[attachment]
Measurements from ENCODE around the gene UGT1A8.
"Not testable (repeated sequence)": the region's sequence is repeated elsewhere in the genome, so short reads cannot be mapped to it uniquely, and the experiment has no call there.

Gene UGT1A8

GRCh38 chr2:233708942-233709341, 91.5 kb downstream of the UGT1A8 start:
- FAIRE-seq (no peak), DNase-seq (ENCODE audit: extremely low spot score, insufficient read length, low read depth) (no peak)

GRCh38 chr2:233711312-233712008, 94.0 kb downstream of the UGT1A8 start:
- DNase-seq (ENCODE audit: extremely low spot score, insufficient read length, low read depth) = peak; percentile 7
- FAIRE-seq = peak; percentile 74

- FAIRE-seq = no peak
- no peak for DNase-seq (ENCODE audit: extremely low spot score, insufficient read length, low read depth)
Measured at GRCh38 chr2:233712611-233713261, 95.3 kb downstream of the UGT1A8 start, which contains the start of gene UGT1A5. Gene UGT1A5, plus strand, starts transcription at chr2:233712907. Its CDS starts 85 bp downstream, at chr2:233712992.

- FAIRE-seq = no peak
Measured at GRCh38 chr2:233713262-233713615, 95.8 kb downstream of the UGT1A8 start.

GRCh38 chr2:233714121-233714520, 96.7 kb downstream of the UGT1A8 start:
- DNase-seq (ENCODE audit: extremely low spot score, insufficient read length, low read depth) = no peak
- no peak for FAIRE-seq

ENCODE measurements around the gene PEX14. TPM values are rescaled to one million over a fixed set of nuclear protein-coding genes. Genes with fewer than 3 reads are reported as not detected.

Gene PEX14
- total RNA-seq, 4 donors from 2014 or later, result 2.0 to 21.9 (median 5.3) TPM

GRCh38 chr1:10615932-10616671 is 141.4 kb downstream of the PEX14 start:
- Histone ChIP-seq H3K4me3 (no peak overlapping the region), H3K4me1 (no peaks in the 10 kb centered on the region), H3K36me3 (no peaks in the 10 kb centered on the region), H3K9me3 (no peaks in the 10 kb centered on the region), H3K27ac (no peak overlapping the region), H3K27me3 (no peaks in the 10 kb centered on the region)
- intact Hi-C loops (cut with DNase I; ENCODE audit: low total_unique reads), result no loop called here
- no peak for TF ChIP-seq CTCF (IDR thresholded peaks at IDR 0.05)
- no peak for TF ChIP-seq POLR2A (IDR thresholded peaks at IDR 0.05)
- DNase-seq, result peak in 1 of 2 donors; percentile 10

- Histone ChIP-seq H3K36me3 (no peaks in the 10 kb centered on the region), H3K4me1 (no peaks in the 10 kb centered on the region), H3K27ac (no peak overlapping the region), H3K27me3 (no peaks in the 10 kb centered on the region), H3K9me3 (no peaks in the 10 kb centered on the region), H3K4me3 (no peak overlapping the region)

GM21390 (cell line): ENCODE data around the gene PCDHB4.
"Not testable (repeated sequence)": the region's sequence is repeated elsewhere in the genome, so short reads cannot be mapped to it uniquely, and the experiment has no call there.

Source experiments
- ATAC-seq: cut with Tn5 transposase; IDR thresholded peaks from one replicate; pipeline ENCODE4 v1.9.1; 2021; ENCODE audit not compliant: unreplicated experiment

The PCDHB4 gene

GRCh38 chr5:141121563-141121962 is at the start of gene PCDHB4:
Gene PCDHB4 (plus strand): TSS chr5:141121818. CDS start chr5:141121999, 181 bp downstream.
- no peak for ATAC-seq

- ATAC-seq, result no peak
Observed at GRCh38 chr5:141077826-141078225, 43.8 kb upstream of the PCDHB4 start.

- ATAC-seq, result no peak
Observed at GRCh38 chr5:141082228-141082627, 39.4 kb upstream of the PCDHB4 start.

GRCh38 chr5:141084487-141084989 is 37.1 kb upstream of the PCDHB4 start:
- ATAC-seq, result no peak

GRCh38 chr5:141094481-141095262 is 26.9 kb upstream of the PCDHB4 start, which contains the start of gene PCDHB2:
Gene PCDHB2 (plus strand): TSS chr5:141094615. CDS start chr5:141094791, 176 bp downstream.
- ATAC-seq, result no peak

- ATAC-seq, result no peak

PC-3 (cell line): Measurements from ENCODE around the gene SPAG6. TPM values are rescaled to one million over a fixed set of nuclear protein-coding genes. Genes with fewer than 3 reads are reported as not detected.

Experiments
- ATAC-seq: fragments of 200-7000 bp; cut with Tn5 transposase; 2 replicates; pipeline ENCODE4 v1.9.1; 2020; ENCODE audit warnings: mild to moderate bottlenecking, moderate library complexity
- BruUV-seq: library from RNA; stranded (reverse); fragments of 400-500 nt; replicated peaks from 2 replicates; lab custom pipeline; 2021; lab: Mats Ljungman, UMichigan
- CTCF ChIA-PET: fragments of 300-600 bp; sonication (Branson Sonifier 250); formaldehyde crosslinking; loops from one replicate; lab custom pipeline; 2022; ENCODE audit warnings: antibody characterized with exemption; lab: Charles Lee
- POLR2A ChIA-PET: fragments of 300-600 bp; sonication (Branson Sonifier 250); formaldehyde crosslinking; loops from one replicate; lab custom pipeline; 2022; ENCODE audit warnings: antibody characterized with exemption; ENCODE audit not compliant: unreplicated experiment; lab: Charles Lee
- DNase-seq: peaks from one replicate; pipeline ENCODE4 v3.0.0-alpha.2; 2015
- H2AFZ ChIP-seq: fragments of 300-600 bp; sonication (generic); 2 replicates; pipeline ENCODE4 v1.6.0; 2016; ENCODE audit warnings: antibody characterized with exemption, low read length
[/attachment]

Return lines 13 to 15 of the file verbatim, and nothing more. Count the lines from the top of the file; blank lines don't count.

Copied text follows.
Measured at GRCh38 chr2:233713262-233713615, 95.8 kb downstream of the UGT1A8 start.

GRCh38 chr2:233714121-233714520, 96.7 kb downstream of the UGT1A8 start:
- DNase-seq (ENCODE audit: extremely low spot score, insufficient read length, low read depth) = no peak